The cornea is the clear window in the front of your eye. It transmits light to the interior of your eye, so you can see clearly.
Corneal disease is an umbrella term that describes any disorder that impacts your cornea. There are a number of types of corneal disease. The three principal types of corneal disease are keratoconus, bullous keratopathy and Fuchs’ dystrophy. In addition, some individuals suffer from pterygium, another disorder affecting the cornea.
Keratoconus. With keratoconus, the center of the cornea becomes increasingly thin and weak, leading to a cone-shaped abnormality in the cornea. This type of corneal disease can progress gradually, quickly or intermittently. Usually, keratoconus occurs in both eyes, but it is possible for it to develop in one eye only. As the cornea becomes increasingly cone shaped, wearing contact lenses may become difficult. Also, as the cornea steepens, those with the disease may experience increasingly blurred vision.
Bullous keratopathy. This type of corneal disease is characterized by a damaged endothelium, the thin layer of cells lining the inside of the cornea. A healthy endothelium pumps fluid out of the cornea. For individuals with bullous keratopathy, the damaged endothelium is not able to pump fluid out of the cornea properly. The result is that the cornea swells permanently, causing poor eyesight.
Fuchs’ (endothelial) dystrophy. This type of corneal disease is also characterized by a damaged endothelium that cannot pump fluid out of the cornea. However, individuals with Fuchs’ dystrophy inherited a hereditary defect of the endothelium, which causes the cornea to swell and become cloudy, ultimately leading to declining vision.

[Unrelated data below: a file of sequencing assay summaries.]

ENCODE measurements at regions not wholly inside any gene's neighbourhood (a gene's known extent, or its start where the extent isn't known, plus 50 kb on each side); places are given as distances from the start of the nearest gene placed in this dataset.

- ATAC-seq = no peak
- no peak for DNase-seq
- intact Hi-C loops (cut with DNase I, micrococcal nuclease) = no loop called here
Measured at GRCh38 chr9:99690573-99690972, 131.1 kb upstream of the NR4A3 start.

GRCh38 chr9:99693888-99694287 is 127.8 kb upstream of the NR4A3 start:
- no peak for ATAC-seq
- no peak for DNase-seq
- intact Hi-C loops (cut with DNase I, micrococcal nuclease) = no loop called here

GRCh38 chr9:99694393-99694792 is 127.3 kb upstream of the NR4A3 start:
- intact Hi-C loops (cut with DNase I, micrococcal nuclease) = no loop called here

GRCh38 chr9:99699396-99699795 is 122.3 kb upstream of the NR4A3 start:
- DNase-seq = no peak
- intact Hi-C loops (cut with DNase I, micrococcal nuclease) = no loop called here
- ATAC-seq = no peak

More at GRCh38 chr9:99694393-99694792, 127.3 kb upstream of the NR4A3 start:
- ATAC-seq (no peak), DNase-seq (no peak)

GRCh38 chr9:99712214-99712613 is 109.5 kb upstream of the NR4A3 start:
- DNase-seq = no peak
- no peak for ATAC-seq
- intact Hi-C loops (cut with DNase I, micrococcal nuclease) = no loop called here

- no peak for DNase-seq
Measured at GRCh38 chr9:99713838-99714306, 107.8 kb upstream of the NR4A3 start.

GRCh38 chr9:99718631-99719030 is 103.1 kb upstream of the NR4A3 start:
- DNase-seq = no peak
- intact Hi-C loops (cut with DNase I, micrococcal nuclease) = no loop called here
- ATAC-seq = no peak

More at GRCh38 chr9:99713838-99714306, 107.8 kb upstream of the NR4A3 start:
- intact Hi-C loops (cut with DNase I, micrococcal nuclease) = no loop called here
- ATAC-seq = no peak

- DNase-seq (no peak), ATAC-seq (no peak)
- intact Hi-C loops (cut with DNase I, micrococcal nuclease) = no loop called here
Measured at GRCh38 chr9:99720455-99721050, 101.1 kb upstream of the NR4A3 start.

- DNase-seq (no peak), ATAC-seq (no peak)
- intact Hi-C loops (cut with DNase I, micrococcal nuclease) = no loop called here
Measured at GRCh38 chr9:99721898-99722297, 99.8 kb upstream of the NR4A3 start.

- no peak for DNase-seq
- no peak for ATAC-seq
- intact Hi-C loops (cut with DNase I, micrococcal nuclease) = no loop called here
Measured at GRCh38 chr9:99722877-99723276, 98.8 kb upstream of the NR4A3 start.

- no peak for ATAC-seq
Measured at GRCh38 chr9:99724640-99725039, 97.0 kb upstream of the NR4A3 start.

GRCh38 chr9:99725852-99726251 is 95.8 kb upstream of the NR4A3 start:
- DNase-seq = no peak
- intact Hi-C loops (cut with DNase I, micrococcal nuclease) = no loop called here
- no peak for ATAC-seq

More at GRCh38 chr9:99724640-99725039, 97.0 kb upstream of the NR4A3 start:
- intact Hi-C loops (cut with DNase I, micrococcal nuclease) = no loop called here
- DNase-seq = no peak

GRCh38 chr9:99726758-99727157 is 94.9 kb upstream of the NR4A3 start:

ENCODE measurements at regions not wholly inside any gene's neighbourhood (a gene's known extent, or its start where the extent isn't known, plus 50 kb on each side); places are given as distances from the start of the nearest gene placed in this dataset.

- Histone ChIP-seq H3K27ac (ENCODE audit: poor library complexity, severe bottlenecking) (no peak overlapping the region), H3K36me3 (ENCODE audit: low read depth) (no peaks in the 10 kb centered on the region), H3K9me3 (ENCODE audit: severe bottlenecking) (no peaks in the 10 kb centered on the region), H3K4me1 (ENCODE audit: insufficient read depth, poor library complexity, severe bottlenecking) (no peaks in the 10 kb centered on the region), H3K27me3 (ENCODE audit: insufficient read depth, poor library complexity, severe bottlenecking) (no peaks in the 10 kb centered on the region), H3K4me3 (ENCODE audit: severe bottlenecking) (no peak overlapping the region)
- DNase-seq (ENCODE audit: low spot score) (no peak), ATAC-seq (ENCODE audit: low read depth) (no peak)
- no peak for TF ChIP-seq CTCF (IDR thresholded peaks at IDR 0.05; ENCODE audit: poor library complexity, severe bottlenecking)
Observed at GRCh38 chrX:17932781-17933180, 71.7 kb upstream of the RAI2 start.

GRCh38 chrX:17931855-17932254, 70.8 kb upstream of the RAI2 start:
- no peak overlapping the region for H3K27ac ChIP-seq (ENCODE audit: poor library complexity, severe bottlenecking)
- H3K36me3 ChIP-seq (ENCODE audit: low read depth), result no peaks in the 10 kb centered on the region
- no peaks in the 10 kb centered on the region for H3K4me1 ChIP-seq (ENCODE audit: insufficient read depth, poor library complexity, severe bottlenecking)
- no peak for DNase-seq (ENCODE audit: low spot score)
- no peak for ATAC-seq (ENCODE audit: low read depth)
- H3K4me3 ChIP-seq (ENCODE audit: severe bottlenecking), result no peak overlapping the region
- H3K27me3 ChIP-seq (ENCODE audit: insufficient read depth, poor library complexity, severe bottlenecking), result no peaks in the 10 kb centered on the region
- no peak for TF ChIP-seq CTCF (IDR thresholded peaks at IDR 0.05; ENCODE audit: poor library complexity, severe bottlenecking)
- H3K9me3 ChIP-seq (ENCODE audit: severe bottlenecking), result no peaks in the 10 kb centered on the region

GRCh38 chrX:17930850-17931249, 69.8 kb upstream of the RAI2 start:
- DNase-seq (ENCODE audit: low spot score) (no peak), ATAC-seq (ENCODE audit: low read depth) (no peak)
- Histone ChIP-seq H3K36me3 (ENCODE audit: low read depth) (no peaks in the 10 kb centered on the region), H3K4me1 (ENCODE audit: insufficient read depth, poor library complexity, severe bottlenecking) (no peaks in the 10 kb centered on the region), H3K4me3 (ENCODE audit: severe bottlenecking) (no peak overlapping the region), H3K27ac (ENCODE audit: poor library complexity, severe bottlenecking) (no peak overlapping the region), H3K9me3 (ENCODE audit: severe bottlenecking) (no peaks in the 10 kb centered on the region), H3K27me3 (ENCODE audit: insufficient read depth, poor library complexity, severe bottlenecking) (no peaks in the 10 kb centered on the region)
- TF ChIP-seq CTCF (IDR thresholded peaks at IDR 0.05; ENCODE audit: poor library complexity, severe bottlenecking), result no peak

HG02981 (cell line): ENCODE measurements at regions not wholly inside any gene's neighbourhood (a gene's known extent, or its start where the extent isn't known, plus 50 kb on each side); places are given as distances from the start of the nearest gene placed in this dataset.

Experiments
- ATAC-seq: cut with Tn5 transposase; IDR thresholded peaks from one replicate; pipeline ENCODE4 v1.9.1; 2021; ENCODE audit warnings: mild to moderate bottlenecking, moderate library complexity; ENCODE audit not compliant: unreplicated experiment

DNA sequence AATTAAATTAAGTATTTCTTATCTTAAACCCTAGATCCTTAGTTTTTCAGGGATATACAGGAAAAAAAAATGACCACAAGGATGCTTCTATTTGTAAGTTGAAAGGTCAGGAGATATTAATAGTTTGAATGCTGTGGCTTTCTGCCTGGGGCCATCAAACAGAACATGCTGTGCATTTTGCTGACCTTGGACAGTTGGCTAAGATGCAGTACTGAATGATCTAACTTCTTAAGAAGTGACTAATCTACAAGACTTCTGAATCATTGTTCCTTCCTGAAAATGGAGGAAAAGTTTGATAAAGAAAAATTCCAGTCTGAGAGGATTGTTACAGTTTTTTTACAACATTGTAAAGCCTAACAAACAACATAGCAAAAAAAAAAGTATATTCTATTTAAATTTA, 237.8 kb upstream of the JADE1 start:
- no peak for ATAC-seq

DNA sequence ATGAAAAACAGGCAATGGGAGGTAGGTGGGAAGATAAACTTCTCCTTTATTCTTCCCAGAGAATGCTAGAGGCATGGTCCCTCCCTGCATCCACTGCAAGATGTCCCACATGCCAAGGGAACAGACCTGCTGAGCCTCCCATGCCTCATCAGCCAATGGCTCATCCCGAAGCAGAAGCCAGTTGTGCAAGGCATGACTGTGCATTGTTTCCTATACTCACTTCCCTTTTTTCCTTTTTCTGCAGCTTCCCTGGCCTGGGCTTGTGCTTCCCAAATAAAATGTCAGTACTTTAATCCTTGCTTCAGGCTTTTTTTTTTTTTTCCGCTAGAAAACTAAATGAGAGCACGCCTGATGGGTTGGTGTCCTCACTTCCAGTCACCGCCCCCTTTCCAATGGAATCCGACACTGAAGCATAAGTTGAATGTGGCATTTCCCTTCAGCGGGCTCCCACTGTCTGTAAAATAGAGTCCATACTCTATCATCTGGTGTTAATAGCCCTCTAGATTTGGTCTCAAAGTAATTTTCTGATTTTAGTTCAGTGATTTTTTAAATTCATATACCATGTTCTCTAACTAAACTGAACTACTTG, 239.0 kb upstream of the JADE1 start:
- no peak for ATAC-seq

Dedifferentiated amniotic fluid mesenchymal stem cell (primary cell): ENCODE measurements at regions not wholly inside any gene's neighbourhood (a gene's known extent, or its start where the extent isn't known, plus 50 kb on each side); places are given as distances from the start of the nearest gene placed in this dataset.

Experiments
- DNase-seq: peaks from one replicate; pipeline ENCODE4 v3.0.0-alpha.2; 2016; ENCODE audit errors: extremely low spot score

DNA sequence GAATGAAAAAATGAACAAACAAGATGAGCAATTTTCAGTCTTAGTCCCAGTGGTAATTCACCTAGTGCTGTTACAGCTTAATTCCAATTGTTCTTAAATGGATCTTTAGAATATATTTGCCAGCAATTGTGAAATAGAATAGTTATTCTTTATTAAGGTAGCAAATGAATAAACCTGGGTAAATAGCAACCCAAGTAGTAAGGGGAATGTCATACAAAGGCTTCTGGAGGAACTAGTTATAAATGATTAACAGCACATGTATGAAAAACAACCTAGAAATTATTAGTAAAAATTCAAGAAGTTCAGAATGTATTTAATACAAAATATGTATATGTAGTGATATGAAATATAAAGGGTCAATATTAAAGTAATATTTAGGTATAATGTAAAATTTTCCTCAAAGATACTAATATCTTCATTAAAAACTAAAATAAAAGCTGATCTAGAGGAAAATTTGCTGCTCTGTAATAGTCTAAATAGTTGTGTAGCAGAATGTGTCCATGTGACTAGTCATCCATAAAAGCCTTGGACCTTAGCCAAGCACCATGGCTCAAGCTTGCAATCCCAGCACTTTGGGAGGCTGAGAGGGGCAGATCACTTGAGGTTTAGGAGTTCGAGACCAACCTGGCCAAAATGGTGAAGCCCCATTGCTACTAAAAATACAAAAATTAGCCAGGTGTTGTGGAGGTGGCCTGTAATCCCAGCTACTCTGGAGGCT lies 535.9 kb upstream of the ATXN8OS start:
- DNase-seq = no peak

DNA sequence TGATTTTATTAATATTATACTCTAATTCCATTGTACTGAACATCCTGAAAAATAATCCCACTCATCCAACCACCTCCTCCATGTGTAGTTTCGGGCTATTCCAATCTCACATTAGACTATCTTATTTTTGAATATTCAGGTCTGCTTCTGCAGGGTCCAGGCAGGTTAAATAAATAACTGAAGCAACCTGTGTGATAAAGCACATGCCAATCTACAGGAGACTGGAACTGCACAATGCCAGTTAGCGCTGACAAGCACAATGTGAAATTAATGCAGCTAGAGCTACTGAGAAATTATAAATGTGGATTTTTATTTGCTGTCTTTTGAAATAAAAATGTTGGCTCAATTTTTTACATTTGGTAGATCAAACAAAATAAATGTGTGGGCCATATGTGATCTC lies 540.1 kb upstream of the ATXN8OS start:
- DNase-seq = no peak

In the early stages of both bullous keratopathy and Fuchs’ endothelial dystrophy, individuals may initially notice a glare when looking at lights at night or in bright sunlight. As these corneal diseases advance, you may notice blurry or foggy vision in the morning that clears up as the day progresses. In the advanced stages of both these corneal diseases, individuals may experience blurry vision later into the day that may ultimately not improve at all.
Pterygium. Pterygium is characterized by a benign growth on the conjunctiva, or the lining of the white section of the eye. The growth may eventually extend into the cornea and start to cover the iris, or the colored section of the eye. If left untreated, pterygium can ultimately impair vision. Because one possible cause of pterygium is frequent sun exposure (which surfers often experience), the corneal disease is often referred to as “surfer’s eye.” Symptoms of surfer’s eye include: a lesion on the eye; a dry, itchy eye; irritation; inflammation; redness; tearing; and a decline in vision, in its more advanced stages.